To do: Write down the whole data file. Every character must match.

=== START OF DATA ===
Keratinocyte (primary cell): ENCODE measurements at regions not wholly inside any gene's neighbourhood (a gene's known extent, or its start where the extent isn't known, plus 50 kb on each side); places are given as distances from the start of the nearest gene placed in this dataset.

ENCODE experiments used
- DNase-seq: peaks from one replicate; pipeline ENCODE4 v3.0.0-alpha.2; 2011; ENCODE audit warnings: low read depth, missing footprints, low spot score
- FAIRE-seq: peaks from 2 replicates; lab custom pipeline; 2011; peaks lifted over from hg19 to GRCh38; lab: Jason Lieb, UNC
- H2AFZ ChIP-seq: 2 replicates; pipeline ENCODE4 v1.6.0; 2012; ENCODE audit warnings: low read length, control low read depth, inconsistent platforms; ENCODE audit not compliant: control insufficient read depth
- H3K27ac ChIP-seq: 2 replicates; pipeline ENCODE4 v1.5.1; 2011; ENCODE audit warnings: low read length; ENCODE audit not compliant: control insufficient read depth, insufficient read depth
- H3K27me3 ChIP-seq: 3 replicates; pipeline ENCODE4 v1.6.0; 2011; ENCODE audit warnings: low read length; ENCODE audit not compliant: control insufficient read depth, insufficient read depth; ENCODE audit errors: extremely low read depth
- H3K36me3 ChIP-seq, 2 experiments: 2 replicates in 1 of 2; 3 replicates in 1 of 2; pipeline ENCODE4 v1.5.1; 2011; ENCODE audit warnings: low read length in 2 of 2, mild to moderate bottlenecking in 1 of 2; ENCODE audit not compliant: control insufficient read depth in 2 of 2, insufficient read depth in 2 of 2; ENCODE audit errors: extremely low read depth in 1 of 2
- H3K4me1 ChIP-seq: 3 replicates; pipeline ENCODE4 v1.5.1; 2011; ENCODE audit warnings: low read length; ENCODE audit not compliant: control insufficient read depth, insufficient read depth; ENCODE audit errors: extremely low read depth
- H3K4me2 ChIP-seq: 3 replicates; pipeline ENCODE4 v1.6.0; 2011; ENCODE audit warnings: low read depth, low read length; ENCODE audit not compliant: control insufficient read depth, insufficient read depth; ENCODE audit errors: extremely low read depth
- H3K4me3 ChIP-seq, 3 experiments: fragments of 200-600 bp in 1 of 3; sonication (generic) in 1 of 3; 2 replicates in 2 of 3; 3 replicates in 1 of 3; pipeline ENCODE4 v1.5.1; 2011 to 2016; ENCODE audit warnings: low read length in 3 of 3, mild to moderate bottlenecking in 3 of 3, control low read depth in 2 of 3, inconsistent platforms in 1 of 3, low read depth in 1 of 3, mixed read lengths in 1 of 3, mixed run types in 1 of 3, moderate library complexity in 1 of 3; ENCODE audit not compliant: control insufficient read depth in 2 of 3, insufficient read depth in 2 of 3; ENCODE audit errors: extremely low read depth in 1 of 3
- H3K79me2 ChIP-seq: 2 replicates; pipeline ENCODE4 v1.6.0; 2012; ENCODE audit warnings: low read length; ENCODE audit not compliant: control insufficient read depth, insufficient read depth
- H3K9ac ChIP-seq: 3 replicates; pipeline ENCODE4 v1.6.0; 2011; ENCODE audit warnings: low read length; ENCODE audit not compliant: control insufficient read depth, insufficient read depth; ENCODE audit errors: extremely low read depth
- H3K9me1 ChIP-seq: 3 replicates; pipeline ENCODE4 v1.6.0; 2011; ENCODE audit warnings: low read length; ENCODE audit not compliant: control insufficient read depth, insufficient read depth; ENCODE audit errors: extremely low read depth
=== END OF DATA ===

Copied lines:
Keratinocyte (primary cell): ENCODE measurements at regions not wholly inside any gene's neighbourhood (a gene's known extent, or its start where the extent isn't known, plus 50 kb on each side); places are given as distances from the start of the nearest gene placed in this dataset.

ENCODE experiments used
- DNase-seq: peaks from one replicate; pipeline ENCODE4 v3.0.0-alpha.2; 2011; ENCODE audit warnings: low read depth, missing footprints, low spot score
- FAIRE-seq: peaks from 2 replicates; lab custom pipeline; 2011; peaks lifted over from hg19 to GRCh38; lab: Jason Lieb, UNC
- H2AFZ ChIP-seq: 2 replicates; pipeline ENCODE4 v1.6.0; 2012; ENCODE audit warnings: low read length, control low read depth, inconsistent platforms; ENCODE audit not compliant: control insufficient read depth
- H3K27ac ChIP-seq: 2 replicates; pipeline ENCODE4 v1.5.1; 2011; ENCODE audit warnings: low read length; ENCODE audit not compliant: control insufficient read depth, insufficient read depth
- H3K27me3 ChIP-seq: 3 replicates; pipeline ENCODE4 v1.6.0; 2011; ENCODE audit warnings: low read length; ENCODE audit not compliant: control insufficient read depth, insufficient read depth; ENCODE audit errors: extremely low read depth
- H3K36me3 ChIP-seq, 2 experiments: 2 replicates in 1 of 2; 3 replicates in 1 of 2; pipeline ENCODE4 v1.5.1; 2011; ENCODE audit warnings: low read length in 2 of 2, mild to moderate bottlenecking in 1 of 2; ENCODE audit not compliant: control insufficient read depth in 2 of 2, insufficient read depth in 2 of 2; ENCODE audit errors: extremely low read depth in 1 of 2
- H3K4me1 ChIP-seq: 3 replicates; pipeline ENCODE4 v1.5.1; 2011; ENCODE audit warnings: low read length; ENCODE audit not compliant: control insufficient read depth, insufficient read depth; ENCODE audit errors: extremely low read depth
- H3K4me2 ChIP-seq: 3 replicates; pipeline ENCODE4 v1.6.0; 2011; ENCODE audit warnings: low read depth, low read length; ENCODE audit not compliant: control insufficient read depth, insufficient read depth; ENCODE audit errors: extremely low read depth
- H3K4me3 ChIP-seq, 3 experiments: fragments of 200-600 bp in 1 of 3; sonication (generic) in 1 of 3; 2 replicates in 2 of 3; 3 replicates in 1 of 3; pipeline ENCODE4 v1.5.1; 2011 to 2016; ENCODE audit warnings: low read length in 3 of 3, mild to moderate bottlenecking in 3 of 3, control low read depth in 2 of 3, inconsistent platforms in 1 of 3, low read depth in 1 of 3, mixed read lengths in 1 of 3, mixed run types in 1 of 3, moderate library complexity in 1 of 3; ENCODE audit not compliant: control insufficient read depth in 2 of 3, insufficient read depth in 2 of 3; ENCODE audit errors: extremely low read depth in 1 of 3
- H3K79me2 ChIP-seq: 2 replicates; pipeline ENCODE4 v1.6.0; 2012; ENCODE audit warnings: low read length; ENCODE audit not compliant: control insufficient read depth, insufficient read depth
- H3K9ac ChIP-seq: 3 replicates; pipeline ENCODE4 v1.6.0; 2011; ENCODE audit warnings: low read length; ENCODE audit not compliant: control insufficient read depth, insufficient read depth; ENCODE audit errors: extremely low read depth
- H3K9me1 ChIP-seq: 3 replicates; pipeline ENCODE4 v1.6.0; 2011; ENCODE audit warnings: low read length; ENCODE audit not compliant: control insufficient read depth, insufficient read depth; ENCODE audit errors: extremely low read depth